Ted Dawson MD, Ph.D
Leonard and Madlyn Abramson Professor of Neurodegenerative Diseasestdawson@jhmi.edu
Telephone Number: 410-614-3359
Fax Number: 410-614-9568
Institute for Cell Engineering
733 North Broadway St.
Baltimore, MD 21205
Molecular and Cellular Signals Controlling Neurodegeneration, Neuronal Survival and Cell Death
My laboratory uses genetic, cell biological and biochemical approaches to explore the pathogenesis of Parkinson’s disease (PD) and other neurologic disorders. We also investigate several discrete mechanisms involved in cell death including the role of nitric oxide as an endogenous messenger, the function of poly (ADP-ribose) polymerase-1 and apoptosis inducing factor in cell death, and how endogenous cell survival mechanisms protect neurons from death.
PD is a common disorder of the nervous system that afflicts patients later in life with tremor, slowness of movement, gait instability, and rigidity. Loss of dopamine neurons accounts for the major signs and symptoms of PD and mutations in at least five genes including a-synuclein, parkin, PINK1, DJ-1 and LRRK2 are responsible for rare Mendelian forms of PD. In addition to the progressive loss of dopamine neurons, PD is characterized by neurodegeneration throughout the central nervous system and by the accumulation of a-synuclein and other proteins in structures called Lewy bodies and Lewy neurites. Despite genetic advances in our understanding of PD, it is primarily considered a sporadic disorder with no known cause. Current evidence suggests that mitochondrial complex I abnormalities may be one of the major contributors to sporadic PD. Much as the discovery of dopamine deficiency led to potent treatments for motor symptoms, we believe that recent discoveries concerning the role of specific genes in Parkinson disease pathology will lead to the next revolution in disease therapy. Accordingly, the role of these genes in the pathogenesis of PD; and how mitochondrial complex I deficiency potentially leads to pathologic derangements in the function of these proteins has become one of my laboratory’s major focus.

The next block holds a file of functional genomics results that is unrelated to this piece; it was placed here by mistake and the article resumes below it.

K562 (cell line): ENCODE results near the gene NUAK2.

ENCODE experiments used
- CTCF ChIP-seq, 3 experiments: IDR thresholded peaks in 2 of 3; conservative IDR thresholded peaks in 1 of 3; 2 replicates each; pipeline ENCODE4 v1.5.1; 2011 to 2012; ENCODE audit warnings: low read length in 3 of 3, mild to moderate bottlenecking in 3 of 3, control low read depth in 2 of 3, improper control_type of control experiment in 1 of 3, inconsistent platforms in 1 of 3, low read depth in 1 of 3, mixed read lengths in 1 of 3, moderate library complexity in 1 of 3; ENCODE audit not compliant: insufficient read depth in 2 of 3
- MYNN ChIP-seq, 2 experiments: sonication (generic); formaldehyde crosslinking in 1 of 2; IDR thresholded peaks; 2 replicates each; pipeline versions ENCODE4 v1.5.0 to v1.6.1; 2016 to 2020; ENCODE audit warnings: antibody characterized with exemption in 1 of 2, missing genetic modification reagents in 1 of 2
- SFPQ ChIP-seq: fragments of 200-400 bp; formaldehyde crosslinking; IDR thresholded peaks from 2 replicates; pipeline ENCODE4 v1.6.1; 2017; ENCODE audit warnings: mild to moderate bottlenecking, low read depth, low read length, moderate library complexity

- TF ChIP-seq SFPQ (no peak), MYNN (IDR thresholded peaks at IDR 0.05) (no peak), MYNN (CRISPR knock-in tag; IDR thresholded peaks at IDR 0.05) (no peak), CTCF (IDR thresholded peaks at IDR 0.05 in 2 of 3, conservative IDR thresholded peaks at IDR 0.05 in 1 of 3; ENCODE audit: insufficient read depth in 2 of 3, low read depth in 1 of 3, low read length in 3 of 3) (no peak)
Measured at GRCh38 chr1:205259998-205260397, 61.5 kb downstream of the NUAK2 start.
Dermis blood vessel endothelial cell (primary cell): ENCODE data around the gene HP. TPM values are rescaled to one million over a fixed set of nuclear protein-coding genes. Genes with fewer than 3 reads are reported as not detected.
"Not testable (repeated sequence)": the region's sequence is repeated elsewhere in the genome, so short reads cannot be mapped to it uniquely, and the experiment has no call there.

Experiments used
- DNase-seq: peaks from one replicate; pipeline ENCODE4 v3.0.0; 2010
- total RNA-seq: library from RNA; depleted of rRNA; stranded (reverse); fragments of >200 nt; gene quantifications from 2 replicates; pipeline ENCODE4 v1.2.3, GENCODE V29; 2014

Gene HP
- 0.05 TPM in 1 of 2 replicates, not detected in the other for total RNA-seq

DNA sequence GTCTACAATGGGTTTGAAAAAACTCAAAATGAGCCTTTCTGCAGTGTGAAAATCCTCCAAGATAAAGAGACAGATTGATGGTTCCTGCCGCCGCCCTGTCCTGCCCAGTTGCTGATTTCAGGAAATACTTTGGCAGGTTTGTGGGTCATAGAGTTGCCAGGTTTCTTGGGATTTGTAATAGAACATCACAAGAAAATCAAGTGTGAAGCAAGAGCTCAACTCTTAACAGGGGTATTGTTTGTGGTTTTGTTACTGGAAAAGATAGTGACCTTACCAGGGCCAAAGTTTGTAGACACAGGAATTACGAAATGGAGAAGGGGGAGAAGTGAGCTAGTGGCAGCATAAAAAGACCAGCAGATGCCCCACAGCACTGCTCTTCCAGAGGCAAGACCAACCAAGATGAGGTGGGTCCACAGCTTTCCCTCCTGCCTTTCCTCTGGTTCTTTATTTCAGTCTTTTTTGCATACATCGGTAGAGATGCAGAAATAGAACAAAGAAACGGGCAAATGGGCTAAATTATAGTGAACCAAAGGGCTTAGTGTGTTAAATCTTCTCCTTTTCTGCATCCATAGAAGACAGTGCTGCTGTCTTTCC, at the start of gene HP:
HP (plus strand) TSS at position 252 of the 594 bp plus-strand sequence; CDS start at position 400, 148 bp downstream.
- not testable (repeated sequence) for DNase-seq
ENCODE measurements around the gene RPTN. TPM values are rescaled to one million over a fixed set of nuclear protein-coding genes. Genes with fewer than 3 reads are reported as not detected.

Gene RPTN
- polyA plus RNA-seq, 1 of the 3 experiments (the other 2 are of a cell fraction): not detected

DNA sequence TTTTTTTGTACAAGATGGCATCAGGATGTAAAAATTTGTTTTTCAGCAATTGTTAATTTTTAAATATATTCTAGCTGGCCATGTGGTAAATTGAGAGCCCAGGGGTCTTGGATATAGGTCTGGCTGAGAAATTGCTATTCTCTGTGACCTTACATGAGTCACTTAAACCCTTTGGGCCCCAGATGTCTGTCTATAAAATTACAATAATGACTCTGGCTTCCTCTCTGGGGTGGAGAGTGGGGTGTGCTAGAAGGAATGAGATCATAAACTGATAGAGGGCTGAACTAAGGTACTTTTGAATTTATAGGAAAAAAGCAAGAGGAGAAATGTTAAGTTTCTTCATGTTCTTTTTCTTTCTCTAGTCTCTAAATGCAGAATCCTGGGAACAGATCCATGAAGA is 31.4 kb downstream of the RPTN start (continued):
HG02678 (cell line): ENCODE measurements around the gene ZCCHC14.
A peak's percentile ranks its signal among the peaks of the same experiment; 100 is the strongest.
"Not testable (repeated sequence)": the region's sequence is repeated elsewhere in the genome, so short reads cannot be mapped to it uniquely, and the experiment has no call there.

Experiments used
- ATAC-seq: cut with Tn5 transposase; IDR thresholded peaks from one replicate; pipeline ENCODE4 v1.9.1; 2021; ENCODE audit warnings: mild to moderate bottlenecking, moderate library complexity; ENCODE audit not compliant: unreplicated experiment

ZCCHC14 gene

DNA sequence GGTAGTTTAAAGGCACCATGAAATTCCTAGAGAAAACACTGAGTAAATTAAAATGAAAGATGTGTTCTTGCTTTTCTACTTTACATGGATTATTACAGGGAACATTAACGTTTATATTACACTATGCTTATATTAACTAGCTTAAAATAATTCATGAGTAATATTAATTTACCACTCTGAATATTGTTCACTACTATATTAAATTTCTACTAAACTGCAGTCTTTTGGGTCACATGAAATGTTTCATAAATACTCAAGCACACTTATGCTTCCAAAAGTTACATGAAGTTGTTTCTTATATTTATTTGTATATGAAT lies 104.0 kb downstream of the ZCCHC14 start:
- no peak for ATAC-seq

We originally identified NO as a major player in neuronal cell death and we are investigating NO-death and NO-survival signaling pathways. We showed that poly (ADP-ribose) polymerase (PARP) is a major target of NO mediated neuronal injury and showed that selective inhibitors or knockout of PARP are profoundly neuroprotective in animal models of stroke and PD. We recently discovered a novel caspase-independent pathway of programmed cell death and showed that apoptosis inducing factor (AIF) is a critical cell death effector that acts downstream of NO/PARP. Moreover, we discovered that poly (ADP-ribose) (PAR) polymer, the biproduct of PARP activation is a novel cell death signaling molecule that plays a critical role in neuronal injury. Current studies are focusing on the molecular mechanisms and identification of downstream targets of PAR polymer and AIF.
Given our interest in cell death, it is no surprise that we are interested in genes essential for cell survival. To this end, we have been studying the role of NO as a survival molecule. Taking advantage of our findings that NO plays an important role in activity-dependent neuroprotection, we focused on identifying genes that are regulated by NO’s activation of Ras and over 30 candidate neuroprotective genes were identified. Understanding the mechanism by which these proteins regulate neuronal survival may lead to the identification of innovative therapies for the treatment of neurologic disorders.